Participatory Action Research as a process of sharing life

By: Marja-Liisa Swantz

Research needs to become part of people’s everyday life in order to be meaningful to them. Participatory research with action with people helps them to think through their problems and their potentialities showing the ways they can be involved beyond the immediately obvious concerns and the integration of PAR into the political process continues to be the core problem. In May of 2014, I returned from a 17-day visit to Tanzania, along with four members of the Local Government Cooperation between Hartola and Iramba District, from which now the Mkalama District has been divided.

Group Meeting in Iramba

Group Meeting in Iramba

With this trip, I continued what has become a lifetime of search for me: Participatory Action Research with the individuals who are full of ideas of how to penetrate deeper into the treasures of knowledge as part of practical life. This, for me, is inseparable from sharing life with a quest for better conditions of life for people in many parts of Tanzania. On our journey we went from Arusha to Kiomboi, visited the Beekeeping Institute at Tabora and ended our trip with three days in Dar es Salaam. These nearly 2000 kilometers of driving allowed us daily visits to villages where we followed the progress in beekeeping and honey making in Tabora, the teachings of human rights to villagers, practical subjects in post primary level, and meetings with women in their vikoba saving groups.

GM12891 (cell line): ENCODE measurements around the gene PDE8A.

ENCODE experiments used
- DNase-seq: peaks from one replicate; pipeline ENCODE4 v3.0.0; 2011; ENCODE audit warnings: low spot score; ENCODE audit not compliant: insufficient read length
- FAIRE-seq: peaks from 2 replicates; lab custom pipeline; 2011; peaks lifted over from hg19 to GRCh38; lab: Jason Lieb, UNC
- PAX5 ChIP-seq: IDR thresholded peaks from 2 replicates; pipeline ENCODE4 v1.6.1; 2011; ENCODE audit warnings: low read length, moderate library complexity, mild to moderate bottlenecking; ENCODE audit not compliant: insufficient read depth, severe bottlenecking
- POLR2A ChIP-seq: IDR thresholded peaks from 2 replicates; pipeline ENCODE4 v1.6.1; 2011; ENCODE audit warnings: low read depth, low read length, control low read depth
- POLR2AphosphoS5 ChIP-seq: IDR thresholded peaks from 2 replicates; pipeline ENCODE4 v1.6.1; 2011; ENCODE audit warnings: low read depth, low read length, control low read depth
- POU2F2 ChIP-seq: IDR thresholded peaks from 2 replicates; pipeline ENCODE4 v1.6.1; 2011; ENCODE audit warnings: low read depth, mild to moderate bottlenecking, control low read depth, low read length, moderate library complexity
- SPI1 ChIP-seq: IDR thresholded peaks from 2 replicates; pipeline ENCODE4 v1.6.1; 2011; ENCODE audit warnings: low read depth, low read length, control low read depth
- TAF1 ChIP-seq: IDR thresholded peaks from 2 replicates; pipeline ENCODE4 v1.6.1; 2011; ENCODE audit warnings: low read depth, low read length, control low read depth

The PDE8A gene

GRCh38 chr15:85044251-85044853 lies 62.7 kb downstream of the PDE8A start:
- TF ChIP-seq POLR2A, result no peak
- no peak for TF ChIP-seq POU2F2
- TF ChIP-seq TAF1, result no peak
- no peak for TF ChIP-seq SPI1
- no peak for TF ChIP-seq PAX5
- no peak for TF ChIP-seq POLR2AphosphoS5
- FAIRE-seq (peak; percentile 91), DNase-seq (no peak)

In Dar es Salaam we met with the ambassador and officers in the Embassy of Finland, with Principal Secretaries in two of the Government Ministries, and came together with good old friends. Maritta Virtanen from Hartola and I were accommodated by Julie Adkins, a good friend from the time in RIPS in Mtwara and Lindi regions in the 1990s, in her comfortable home in Masaki. We were able to meet Swahili professor M. M. Mulokozi, who wrote the forward of my book Blood, Milk, and Death on the Zaramo symbols.

During this trip I saw many old friends and made new ones and was excited to learn about some of the new initiatives of these friends. I had the opportunity to meet George Mwakalasya , his family, and Hambasia Maeda, a co-teacher from Ashira in the 1950s, who happened to be in Dar. She invited us to see her new abode and enterprise near Bagamoyo, in the middle of forest three miles off the main road, across the Ruvu river. She plans to extend her three acres to ten more of cultivation and add to the three big halls of chickens and three cows to make a model farm.

Selina, former student of mine, came with us to Bagamoyo, where we met Mwajuma Masaiganah and visited her fine Primary Schools she now runs in Bagamoyo. She also has started a new school in her home district in Mara. This experience confirmed my understanding that the struggles and problems of these communities require enduring research with participation of local women and men. Research can no longer be separate from the personal struggle for life and through participatory action research we can integrate the voice and work of our communities into the political processes that can directly influence the quality of life of our communities.